Bruno H. Zimm

Born: October 31, 1920 | Woodstock, NY, US
Died: November 26, 2005 | La Jolla, CA, US

Bruno Zimm recalls growing up in Woodstock, New York. where he had a growing fascination with science. Zimm undertook both undergraduate and graduate studies at Columbia University, where he recalls faculty, curricula, and the effect of World War II on research activities. In 1944, Zimm transferred to Brooklyn Polytechnic Institute to work on a wartime project on the degradation of polyvinyl chloride. Here he started his study of the theory and practice of the light scattering of polymer solutions, which he continued at the University of California, Berkeley. Later, Zimm moved to the General Electric laboratories at Schenectady, where he further developed his studies of dynamic methods for the investigation of polymer solutions. A short time as a visiting professor at Yale University rekindled his interests in biological polymers, especially DNA. At the University of California, San Diego, Zimm continued instrumental research as well as his theoretical interests. The interview closes with Zimm reflecting on the changes in polymer science over the duration of his career, and he comments on educational opportunities in this discipline.

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Interview Details

Interview no.: Oral History 0055
No. of pages: 51
Minutes: 116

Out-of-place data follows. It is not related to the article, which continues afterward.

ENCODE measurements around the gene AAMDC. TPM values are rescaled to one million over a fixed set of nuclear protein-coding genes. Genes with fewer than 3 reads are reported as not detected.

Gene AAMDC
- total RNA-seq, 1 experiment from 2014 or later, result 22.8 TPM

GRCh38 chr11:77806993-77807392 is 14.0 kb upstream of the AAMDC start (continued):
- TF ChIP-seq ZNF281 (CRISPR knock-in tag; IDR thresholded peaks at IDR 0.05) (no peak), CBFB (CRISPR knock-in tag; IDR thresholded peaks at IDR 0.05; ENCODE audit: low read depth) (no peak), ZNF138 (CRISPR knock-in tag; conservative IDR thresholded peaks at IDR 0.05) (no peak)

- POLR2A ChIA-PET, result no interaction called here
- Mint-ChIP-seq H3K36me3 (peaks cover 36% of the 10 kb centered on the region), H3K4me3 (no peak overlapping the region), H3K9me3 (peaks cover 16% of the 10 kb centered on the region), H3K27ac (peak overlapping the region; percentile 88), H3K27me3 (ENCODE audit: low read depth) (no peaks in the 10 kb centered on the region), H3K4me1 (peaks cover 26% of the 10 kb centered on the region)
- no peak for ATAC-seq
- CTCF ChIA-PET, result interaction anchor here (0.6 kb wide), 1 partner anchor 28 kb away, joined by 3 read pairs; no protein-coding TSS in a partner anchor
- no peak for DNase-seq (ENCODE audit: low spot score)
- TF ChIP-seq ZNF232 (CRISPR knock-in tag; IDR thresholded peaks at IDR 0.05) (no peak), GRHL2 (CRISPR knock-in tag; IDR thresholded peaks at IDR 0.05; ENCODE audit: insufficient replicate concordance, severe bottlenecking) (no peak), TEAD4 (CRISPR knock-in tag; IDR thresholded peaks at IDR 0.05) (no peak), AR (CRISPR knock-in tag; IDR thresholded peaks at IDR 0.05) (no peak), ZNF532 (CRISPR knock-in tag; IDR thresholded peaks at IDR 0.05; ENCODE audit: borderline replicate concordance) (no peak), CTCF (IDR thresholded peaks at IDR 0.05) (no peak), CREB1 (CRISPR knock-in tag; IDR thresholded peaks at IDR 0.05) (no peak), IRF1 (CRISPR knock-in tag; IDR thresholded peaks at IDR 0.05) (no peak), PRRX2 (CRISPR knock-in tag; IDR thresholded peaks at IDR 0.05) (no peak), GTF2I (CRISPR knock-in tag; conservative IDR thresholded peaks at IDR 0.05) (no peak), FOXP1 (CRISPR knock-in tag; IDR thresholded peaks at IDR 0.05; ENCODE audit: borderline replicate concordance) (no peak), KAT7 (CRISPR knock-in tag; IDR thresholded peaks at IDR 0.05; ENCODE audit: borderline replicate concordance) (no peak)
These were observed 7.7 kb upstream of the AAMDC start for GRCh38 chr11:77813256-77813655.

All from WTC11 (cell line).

Interview Sessions

James J. Bohning
9 September 1986
Anaheim, California

Abstract of Interview

Bruno Zimm recalls growing up in Woodstock, New York and the influence of his father's interests in natural science. After briefly reviewing his schooldays and his developing fascination with science, Zimm describes his undergraduate and graduate studies at Columbia. During this section of the interview, he recalls faculty and curricula and describes the effect of World War II on the research activities at Columbia. In 1944, Zimm transferred to Brooklyn Polytechnic Institute to work on a wartime project on the degradation of polyvinyl chloride. Here, he also first started his study of the theory and practice of the light scattering of polymer solutions, which he continued at the University of California, Berkeley. From there and after a one year sabbatical at Harvard, Zimm moved to the General Electric laboratories at Schenectady, where he further developed his studies of dynamic methods for the investigation of polymer solutions. A short time as a visiting professor at Yale rekindled his interests in biological polymers, especially DNA. At the new University of California, San Diego, campus at La Jolla, Zimm continued instrumental research as well as his theoretical interests, which he briefly reviews. The interview closes with Zimm reflecting on the changes in polymer science over the duration of his career, and he comments on educational opportunities in this discipline.

Education

Year Institution Degree Discipline
1941 Columbia University AB Chemistry
1943 Columbia University MS Chemistry
1944 Columbia University PhD Chemistry

Professional Experience

Columbia University

1941 to 1944